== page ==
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“You and more than 900 of your sisters have shown that you can fly wingtip to wingtip with your brothers. If ever there was any doubt in anyone’s mind that women can become skilled pilots, the WASP have dispelled that doubt . . . I salute you and all the WASP. We of the Army Air Force are proud of you; we will never forget our debt to you.”

~ Gen. Henry “Hap” Arnold
Farewell speech to the WASP,
December 20, 1944

 

  • Visit the interactive WASP Base Map, which shows the locations of all the bases, and the names of the WASP who worked at each base, and read more about the WASP Assigned Bases (pdf)
“You and more than 900 of your sisters have shown that you can fly wingtip to wingtip with your brothers. If ever there was any doubt in anyone’s mind that women can become skilled pilots, the WASP have dispelled that doubt . . . I salute you and all the WASP. We of the Army Air Force are proud of you; we will never forget our debt to you.”
Gen. Henry “Hap” Arnold
Farewell speech to the WASP, December 20, 1944

The WASP graduated with a commercial pilot’s license and an instrument rating. They passed Army Air Force Regulations and had the equivalent of a college aeronautical degree. The majority of the graduates went on to Orlando to train for three weeks in Officer Candidate School.

The WAFS and the first five classes to graduate under Jackie were assigned to ferry planes from factories to points of embarkation. Later graduates were also test and drone pilots, instrument and link instructors, administrative pilots, and target towers thanks to Jackie who issued a call to all base commands that the WASP would accept any job that would relieve men for combat duty.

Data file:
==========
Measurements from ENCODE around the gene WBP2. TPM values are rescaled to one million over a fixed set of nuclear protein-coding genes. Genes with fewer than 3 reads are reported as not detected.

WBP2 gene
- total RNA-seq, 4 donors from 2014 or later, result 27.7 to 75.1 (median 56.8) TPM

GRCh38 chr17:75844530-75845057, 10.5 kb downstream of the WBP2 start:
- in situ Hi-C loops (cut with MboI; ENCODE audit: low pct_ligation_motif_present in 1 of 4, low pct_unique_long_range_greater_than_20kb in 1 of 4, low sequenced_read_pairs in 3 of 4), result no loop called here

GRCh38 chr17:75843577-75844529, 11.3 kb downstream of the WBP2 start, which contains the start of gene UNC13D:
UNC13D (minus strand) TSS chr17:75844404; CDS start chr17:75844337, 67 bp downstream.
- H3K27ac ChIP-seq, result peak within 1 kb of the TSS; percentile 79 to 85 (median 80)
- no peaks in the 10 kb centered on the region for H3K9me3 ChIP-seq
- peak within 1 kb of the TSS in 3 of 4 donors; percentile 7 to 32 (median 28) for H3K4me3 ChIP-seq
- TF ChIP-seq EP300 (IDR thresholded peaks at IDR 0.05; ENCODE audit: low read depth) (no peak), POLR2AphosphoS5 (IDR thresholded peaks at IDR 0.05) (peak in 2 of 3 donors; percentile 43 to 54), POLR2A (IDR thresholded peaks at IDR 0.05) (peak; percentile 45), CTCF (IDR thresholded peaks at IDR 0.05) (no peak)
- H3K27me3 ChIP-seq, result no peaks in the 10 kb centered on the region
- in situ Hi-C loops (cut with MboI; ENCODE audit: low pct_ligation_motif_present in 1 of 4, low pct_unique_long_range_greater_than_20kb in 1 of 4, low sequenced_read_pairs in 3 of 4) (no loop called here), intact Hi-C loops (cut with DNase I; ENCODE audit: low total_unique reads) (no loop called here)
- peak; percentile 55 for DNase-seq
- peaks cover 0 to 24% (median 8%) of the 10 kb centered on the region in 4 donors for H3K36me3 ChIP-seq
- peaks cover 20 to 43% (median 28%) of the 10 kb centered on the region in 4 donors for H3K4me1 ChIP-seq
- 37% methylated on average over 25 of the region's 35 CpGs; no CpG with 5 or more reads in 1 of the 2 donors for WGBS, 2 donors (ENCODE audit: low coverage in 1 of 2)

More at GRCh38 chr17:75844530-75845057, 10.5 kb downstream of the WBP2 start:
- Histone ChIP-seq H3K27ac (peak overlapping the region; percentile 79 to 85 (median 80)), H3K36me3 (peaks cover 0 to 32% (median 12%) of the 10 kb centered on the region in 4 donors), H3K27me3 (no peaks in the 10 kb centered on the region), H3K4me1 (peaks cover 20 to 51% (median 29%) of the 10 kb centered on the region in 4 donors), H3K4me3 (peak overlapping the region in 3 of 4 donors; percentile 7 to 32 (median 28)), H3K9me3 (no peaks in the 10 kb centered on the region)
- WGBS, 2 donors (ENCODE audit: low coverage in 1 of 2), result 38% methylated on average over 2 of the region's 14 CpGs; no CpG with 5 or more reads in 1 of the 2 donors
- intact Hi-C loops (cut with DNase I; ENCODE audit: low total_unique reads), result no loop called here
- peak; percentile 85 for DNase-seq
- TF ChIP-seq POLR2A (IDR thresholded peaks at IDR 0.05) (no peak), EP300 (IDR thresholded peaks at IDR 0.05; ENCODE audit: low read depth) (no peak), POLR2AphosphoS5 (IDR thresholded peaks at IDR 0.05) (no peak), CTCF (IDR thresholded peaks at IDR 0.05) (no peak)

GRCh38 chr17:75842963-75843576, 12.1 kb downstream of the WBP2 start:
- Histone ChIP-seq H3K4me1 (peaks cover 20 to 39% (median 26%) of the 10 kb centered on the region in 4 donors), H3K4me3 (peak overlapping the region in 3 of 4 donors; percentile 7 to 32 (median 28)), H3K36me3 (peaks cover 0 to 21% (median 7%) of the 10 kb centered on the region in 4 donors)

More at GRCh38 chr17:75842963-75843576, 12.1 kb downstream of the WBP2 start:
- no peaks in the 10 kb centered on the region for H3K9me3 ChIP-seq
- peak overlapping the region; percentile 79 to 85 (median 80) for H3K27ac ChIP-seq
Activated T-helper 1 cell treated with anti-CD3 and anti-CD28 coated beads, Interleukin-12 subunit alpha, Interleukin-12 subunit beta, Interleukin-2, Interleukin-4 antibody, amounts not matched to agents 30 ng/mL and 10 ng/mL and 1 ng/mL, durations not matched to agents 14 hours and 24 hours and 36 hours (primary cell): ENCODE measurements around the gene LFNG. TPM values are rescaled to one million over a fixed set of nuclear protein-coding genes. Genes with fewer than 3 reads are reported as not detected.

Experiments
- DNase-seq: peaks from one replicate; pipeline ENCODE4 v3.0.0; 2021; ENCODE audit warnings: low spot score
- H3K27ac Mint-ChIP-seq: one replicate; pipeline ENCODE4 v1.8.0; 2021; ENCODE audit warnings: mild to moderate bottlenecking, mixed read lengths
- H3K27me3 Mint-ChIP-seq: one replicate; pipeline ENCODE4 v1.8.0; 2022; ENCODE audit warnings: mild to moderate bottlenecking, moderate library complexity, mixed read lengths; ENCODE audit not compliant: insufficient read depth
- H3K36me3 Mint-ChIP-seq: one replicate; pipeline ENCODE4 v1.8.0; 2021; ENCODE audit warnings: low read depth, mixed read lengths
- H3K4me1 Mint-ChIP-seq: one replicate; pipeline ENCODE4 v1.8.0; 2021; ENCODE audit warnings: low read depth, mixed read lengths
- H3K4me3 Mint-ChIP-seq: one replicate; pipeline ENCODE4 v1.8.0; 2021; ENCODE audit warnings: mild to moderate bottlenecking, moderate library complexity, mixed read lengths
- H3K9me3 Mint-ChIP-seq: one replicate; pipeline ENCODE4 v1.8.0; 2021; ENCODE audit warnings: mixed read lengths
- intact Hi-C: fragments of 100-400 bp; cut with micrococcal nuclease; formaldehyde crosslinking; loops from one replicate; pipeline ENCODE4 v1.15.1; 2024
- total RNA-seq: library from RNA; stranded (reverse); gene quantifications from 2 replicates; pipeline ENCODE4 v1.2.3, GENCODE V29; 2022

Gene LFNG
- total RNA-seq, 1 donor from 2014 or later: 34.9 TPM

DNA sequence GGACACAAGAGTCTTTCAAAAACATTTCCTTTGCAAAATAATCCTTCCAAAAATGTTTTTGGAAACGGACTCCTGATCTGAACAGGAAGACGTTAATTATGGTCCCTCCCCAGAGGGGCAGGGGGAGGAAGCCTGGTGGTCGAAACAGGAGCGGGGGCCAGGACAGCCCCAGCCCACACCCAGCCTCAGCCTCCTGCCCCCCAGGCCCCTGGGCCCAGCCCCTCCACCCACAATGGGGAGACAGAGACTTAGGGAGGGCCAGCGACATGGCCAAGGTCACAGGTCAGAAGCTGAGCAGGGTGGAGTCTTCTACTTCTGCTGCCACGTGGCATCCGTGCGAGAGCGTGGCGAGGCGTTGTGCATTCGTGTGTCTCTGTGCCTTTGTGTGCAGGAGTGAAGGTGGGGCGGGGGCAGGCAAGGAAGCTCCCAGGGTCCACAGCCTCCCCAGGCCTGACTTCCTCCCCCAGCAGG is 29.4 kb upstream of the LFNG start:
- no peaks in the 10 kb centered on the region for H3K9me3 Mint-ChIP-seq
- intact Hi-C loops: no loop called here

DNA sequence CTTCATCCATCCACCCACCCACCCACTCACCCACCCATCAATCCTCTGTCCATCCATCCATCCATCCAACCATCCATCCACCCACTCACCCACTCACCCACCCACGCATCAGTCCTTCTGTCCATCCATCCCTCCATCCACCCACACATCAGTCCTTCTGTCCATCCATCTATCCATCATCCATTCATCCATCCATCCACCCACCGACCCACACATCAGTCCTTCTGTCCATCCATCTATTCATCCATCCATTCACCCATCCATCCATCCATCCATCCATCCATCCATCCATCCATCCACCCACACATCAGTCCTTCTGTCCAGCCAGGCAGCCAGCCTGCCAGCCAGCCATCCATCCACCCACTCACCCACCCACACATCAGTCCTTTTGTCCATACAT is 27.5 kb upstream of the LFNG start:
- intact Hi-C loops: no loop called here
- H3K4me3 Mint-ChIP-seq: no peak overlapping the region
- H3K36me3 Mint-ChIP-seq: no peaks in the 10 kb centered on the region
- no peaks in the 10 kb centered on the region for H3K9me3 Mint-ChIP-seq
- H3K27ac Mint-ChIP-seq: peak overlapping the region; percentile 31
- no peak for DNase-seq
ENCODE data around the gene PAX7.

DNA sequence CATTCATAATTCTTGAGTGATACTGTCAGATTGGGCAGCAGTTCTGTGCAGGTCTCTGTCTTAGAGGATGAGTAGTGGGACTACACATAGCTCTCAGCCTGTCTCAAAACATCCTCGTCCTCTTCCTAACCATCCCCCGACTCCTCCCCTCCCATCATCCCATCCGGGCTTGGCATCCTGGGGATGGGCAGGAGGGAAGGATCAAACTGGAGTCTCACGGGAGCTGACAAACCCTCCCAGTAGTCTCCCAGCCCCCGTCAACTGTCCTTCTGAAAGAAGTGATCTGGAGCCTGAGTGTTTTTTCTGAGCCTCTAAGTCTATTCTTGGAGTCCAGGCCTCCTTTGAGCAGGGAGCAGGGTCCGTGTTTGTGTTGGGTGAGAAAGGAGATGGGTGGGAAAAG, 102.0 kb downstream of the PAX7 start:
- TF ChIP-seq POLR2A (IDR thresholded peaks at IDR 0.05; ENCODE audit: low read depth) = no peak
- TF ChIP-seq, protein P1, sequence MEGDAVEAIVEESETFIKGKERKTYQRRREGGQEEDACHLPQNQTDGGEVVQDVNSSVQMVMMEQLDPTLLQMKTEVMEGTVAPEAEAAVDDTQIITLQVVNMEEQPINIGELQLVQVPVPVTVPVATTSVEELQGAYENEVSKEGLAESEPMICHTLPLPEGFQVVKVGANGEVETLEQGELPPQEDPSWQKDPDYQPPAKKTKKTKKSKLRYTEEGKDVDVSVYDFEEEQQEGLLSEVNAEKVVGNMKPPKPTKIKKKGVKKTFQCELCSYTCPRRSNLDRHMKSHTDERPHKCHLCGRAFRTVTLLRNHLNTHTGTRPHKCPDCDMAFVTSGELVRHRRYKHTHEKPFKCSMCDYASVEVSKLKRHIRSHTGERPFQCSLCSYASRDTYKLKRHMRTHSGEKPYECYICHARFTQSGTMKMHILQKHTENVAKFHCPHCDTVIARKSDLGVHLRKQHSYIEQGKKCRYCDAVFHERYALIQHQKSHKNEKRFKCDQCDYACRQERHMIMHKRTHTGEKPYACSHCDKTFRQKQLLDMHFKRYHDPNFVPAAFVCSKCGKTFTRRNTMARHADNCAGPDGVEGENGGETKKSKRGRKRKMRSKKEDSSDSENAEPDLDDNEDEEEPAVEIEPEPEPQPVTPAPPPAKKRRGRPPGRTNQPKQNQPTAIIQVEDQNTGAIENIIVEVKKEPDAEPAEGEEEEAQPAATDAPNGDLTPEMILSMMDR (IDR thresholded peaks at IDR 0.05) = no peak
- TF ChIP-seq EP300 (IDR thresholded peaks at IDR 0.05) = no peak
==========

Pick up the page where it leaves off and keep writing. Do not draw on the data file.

As a result, the WASP were no longer just ferrying planes from one base to another. Now they would have an opportunity to fly, not just some, but all the planes the Army Air Forces possessed in its arsenal of air power.

Two women went on to fly the B-29, demonstrating that WASP could fly the nation’s newest and largest bomber. Others flew alongside male pilots in planes such as the B-26 and B-17. After graduation, many of the pilots transitioned to duties involving fighters and medium to heavy bombers.

In other instances, the WASP gladly accepted their assigned duties without question or hesitation. When it came to being a test pilot, a critical job to every air base in the country, male pilots were often reluctant and in some instances refused. These future combat pilots believed that if they were going to risk their lives, it should be in combat … not in the maintenance testing of aircraft.

During March 1944, Cochran began sending WASP to bases where their primary duty was to test-hop patched-up aircraft, and aircraft that had been “written up” by instructors and students following flight operations. Approximately 130 WASP served in this risk-filled, hazardous duty at 48 bases around the country.

The WASP also flew tracking and searchlight missions; towed gliders and targets; and delivered weapons, cargo, and personnel. Some became flight instructors, and many others were involved in the testing of aircraft. One highly classified project during the war involved flying radio-controlled target planes. No WASP publicly voiced any fears or concerns.

In addition to flying every type of mission any Army Air Force male pilot flew during World War II except combat, the WASP delivered 12,650 aircraft representing 78 different types to bases throughout the nation. Many more were allowed to test rocket-propelled planes, pilot jet-propelled planes, and work with radar-controlled targets before the program would eventually be disbanded.

page last updated 7/31/2014 10:34 AM